It’s funny the things you notice about the way your body moves when you have a small tube attached to you twenty-four hours a day.
Being on an insulin pump makes me so much more aware of my body than I ever wanted to be. For example, I have discovered that certain areas of my belly tend to fold over when I sit and therefore are not a good place to stick a 9 mm cannula. But other parts of my belly are perfect except when I have to use the bathroom and discover the tubing is in the way of moving clothing or my ability to see to my personal hygiene.
I have also noticed that carrying around a few extra pounds tends to be more of a blessing with an insulin pump than a sin. They warn you that when an infusion set is placed in the thigh or certain parts of the upper arm the absorption rate might differ, especially when exercising. I have discovered this is not true for me. The absorption rate seems to be exactly the same in my arms and legs as my belly, even with exercise. I put this down to the extra padding of fat in those areas that other diabetics on a pump might not have.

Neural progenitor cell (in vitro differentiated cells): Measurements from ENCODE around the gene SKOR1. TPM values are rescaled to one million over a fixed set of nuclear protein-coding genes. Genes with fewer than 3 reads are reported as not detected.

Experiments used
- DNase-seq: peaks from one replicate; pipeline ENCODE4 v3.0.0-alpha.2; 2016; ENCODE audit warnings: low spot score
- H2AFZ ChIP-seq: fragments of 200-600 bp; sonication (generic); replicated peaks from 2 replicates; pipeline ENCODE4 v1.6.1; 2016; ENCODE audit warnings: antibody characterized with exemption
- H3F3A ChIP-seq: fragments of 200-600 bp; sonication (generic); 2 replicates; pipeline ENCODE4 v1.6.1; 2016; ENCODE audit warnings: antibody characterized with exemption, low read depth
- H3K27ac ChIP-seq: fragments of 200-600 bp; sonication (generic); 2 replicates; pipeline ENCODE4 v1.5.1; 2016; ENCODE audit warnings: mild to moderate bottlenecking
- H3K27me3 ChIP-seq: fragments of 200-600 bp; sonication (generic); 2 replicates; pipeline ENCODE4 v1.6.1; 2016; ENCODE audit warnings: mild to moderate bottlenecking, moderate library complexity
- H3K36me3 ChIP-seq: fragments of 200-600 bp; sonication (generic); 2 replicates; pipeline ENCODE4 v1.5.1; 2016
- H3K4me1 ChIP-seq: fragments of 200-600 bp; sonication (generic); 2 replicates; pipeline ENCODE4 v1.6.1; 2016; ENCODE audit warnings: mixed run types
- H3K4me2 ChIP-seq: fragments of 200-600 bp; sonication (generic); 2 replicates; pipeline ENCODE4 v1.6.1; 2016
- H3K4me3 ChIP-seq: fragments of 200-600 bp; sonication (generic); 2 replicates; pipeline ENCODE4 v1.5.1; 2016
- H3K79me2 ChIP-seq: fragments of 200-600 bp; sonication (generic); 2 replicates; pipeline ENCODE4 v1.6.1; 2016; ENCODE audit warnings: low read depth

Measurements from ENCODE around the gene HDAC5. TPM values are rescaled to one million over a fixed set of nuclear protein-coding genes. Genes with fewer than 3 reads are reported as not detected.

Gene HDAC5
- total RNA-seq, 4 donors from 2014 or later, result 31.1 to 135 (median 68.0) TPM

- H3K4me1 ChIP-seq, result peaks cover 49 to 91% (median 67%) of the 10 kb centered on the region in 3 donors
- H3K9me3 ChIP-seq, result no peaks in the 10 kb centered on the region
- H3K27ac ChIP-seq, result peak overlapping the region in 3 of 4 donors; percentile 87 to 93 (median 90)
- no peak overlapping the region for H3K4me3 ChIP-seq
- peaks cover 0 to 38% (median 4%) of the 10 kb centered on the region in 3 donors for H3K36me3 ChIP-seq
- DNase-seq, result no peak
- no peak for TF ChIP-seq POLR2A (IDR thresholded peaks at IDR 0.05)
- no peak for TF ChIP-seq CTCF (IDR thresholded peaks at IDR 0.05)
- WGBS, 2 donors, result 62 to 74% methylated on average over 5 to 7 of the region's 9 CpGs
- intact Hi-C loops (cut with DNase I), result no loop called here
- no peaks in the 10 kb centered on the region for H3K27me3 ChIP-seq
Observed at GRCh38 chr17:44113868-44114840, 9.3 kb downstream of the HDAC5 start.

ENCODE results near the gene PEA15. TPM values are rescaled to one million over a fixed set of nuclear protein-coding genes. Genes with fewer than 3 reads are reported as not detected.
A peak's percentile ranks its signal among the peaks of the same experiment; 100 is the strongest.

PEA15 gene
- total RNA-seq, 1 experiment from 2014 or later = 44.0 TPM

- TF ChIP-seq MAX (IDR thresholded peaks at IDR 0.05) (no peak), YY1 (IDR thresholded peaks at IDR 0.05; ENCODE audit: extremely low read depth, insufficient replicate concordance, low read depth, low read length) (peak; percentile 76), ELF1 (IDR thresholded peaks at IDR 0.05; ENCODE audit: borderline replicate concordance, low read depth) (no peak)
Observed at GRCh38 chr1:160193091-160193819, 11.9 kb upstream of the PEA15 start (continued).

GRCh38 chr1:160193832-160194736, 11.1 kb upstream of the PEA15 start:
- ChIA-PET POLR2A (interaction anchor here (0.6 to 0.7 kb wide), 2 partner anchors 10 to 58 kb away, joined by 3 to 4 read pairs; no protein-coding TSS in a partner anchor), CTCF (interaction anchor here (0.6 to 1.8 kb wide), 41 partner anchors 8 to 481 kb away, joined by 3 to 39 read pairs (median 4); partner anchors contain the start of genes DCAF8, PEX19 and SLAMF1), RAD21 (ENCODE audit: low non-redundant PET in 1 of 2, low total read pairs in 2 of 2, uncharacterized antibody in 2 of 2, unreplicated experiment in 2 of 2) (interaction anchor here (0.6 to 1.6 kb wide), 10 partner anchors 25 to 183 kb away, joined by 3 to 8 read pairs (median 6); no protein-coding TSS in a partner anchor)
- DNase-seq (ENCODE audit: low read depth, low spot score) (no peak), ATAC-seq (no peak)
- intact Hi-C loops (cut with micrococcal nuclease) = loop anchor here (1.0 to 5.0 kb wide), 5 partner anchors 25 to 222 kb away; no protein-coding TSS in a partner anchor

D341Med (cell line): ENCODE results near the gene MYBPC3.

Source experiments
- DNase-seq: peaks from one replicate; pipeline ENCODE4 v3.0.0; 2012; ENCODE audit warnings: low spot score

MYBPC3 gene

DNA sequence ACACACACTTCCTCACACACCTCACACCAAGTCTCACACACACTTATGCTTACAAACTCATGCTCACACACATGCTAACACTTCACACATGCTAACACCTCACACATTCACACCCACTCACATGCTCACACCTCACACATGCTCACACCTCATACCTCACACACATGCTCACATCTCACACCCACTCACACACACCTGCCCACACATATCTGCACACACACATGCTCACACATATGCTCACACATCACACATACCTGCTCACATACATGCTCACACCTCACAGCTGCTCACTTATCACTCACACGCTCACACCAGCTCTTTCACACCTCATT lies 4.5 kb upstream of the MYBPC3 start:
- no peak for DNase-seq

So, for all those diabetics out there who have a little extra padding and are worried that an insulin pump will not work for them, as I once feared, don’t worry. Insulin is designed to be injected into fat, so this might be the one time being overweight is a good thing with diabetes!